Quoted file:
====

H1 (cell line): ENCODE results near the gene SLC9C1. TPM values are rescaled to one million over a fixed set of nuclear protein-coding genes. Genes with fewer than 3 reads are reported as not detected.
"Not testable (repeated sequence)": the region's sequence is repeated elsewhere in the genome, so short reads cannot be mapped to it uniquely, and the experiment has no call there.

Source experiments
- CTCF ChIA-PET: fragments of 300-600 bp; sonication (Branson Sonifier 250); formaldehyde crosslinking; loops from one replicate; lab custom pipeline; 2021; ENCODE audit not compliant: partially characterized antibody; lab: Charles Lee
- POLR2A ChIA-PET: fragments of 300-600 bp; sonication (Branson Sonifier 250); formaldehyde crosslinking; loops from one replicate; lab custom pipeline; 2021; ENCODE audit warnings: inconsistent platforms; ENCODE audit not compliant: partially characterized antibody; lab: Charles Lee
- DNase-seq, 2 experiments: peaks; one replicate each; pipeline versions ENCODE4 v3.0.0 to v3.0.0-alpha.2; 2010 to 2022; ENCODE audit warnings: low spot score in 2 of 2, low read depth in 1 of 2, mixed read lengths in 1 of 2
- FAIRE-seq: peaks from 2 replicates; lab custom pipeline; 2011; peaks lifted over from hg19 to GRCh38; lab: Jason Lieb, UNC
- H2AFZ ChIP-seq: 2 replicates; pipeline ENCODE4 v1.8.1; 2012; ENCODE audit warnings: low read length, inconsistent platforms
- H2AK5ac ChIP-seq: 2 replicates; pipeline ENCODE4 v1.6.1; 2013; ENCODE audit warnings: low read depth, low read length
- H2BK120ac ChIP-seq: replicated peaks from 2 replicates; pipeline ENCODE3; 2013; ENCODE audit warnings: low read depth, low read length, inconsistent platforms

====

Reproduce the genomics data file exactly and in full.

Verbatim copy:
H1 (cell line): ENCODE results near the gene SLC9C1. TPM values are rescaled to one million over a fixed set of nuclear protein-coding genes. Genes with fewer than 3 reads are reported as not detected.
"Not testable (repeated sequence)": the region's sequence is repeated elsewhere in the genome, so short reads cannot be mapped to it uniquely, and the experiment has no call there.

Source experiments
- CTCF ChIA-PET: fragments of 300-600 bp; sonication (Branson Sonifier 250); formaldehyde crosslinking; loops from one replicate; lab custom pipeline; 2021; ENCODE audit not compliant: partially characterized antibody; lab: Charles Lee
- POLR2A ChIA-PET: fragments of 300-600 bp; sonication (Branson Sonifier 250); formaldehyde crosslinking; loops from one replicate; lab custom pipeline; 2021; ENCODE audit warnings: inconsistent platforms; ENCODE audit not compliant: partially characterized antibody; lab: Charles Lee
- DNase-seq, 2 experiments: peaks; one replicate each; pipeline versions ENCODE4 v3.0.0 to v3.0.0-alpha.2; 2010 to 2022; ENCODE audit warnings: low spot score in 2 of 2, low read depth in 1 of 2, mixed read lengths in 1 of 2
- FAIRE-seq: peaks from 2 replicates; lab custom pipeline; 2011; peaks lifted over from hg19 to GRCh38; lab: Jason Lieb, UNC
- H2AFZ ChIP-seq: 2 replicates; pipeline ENCODE4 v1.8.1; 2012; ENCODE audit warnings: low read length, inconsistent platforms
- H2AK5ac ChIP-seq: 2 replicates; pipeline ENCODE4 v1.6.1; 2013; ENCODE audit warnings: low read depth, low read length
- H2BK120ac ChIP-seq: replicated peaks from 2 replicates; pipeline ENCODE3; 2013; ENCODE audit warnings: low read depth, low read length, inconsistent platforms